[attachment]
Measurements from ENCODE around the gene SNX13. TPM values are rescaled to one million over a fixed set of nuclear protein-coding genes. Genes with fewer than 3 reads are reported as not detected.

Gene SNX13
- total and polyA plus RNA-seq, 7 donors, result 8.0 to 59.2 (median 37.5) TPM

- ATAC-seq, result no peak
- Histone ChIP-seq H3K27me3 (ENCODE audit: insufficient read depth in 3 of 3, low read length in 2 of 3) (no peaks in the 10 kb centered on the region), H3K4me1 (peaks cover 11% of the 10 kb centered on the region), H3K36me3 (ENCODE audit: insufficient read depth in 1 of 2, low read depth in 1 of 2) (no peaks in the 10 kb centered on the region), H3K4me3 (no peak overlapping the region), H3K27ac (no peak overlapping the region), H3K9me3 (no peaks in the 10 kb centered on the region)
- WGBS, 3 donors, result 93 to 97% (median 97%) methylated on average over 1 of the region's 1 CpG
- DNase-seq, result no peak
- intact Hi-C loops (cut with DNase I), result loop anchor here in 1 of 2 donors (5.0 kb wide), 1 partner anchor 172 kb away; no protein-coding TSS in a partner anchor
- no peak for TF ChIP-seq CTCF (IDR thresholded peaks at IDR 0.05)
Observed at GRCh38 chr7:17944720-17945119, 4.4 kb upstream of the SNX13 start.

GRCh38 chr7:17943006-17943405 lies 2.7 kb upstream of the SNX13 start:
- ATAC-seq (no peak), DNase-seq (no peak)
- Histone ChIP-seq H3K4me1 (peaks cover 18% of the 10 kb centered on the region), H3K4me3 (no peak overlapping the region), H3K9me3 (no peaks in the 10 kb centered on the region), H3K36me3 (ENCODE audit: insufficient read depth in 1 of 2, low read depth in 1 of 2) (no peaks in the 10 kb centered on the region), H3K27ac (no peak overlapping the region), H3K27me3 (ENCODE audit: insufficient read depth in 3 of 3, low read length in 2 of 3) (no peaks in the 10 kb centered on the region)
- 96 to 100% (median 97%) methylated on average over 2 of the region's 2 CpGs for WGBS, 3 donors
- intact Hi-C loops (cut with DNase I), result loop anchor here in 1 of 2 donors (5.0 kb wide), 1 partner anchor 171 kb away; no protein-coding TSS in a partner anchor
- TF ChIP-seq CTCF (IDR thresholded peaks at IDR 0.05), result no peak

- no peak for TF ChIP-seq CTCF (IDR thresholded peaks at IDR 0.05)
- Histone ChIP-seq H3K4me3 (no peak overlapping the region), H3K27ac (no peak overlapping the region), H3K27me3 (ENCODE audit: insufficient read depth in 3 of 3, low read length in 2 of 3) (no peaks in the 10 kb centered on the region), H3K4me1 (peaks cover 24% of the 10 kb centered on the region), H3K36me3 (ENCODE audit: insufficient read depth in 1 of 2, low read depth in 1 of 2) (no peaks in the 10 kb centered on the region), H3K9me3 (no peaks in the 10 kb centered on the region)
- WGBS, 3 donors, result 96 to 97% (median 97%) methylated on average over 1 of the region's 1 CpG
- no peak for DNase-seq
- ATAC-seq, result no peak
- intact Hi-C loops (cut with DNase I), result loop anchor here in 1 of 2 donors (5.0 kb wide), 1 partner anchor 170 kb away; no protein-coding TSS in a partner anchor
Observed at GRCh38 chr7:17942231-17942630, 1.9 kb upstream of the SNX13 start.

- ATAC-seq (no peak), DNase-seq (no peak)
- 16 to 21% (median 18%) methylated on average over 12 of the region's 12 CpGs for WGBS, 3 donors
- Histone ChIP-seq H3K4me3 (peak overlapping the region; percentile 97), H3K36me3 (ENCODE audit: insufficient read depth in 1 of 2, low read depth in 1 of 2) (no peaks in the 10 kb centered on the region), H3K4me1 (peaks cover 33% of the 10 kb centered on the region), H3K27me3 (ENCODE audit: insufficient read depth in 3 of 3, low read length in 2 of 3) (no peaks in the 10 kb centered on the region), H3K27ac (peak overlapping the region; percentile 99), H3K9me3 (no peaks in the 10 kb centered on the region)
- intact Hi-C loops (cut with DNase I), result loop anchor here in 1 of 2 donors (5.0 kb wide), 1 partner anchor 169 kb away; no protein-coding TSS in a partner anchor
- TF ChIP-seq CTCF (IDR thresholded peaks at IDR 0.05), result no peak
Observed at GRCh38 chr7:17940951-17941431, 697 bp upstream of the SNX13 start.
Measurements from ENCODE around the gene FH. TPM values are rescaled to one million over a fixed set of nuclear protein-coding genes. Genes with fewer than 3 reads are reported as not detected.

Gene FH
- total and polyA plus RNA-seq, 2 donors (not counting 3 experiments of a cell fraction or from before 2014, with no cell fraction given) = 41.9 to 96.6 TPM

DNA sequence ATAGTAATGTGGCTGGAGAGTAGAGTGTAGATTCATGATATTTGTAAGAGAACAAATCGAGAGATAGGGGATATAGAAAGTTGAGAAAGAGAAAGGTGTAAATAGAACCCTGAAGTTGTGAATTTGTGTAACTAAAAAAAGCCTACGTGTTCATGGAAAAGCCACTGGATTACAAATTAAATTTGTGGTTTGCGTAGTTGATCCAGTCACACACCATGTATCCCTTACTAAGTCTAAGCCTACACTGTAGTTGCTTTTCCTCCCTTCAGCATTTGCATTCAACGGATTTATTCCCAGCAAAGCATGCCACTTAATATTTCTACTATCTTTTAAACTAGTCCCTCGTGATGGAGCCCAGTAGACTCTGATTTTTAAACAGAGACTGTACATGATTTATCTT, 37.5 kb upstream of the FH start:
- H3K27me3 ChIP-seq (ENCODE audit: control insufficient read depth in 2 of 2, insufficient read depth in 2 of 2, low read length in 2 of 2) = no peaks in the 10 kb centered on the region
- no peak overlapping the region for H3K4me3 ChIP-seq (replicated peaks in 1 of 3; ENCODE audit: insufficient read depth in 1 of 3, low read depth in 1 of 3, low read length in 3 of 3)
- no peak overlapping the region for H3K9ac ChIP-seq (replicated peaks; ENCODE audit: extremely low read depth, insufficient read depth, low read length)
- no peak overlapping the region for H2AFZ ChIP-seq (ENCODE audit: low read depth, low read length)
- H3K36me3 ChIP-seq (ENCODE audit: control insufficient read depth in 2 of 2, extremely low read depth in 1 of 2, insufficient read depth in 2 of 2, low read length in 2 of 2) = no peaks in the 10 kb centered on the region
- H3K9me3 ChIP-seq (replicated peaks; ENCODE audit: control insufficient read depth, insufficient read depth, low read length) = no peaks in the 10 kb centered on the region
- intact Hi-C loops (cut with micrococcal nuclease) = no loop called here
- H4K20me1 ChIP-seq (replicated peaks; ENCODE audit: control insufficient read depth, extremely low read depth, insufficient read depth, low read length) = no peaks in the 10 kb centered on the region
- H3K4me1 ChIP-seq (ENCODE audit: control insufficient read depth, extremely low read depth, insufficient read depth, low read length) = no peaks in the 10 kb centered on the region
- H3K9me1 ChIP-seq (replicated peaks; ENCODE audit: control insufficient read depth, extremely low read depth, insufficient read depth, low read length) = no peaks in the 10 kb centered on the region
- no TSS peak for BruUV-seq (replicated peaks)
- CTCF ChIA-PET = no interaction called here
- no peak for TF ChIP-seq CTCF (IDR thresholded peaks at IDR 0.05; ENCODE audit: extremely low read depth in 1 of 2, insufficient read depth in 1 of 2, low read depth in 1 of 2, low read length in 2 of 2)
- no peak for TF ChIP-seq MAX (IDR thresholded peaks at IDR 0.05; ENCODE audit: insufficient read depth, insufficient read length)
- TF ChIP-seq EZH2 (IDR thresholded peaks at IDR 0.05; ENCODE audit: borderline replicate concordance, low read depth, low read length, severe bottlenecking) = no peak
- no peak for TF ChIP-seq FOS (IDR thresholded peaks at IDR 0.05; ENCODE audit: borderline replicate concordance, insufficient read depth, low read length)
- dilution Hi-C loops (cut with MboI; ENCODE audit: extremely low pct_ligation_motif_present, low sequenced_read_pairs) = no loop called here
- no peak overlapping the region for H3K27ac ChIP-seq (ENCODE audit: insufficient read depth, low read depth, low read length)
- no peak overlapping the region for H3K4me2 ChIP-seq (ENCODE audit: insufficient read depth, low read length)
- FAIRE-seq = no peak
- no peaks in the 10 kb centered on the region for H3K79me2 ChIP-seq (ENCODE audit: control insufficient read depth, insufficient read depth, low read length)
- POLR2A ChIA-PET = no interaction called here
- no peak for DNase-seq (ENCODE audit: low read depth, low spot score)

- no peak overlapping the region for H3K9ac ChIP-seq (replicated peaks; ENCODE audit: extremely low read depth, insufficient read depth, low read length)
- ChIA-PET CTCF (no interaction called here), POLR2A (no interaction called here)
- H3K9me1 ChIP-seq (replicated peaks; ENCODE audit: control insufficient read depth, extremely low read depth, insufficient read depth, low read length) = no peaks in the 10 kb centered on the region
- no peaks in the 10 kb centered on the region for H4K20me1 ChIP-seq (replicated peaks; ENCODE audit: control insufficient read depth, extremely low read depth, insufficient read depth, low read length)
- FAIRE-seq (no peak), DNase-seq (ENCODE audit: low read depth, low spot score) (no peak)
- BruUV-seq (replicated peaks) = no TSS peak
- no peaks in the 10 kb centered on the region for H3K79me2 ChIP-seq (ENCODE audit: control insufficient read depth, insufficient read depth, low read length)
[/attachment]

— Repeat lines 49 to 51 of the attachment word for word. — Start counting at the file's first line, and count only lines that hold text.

- no peak for TF ChIP-seq FOS (IDR thresholded peaks at IDR 0.05; ENCODE audit: borderline replicate concordance, insufficient read depth, low read length)
- dilution Hi-C loops (cut with MboI; ENCODE audit: extremely low pct_ligation_motif_present, low sequenced_read_pairs) = no loop called here
- no peak overlapping the region for H3K27ac ChIP-seq (ENCODE audit: insufficient read depth, low read depth, low read length)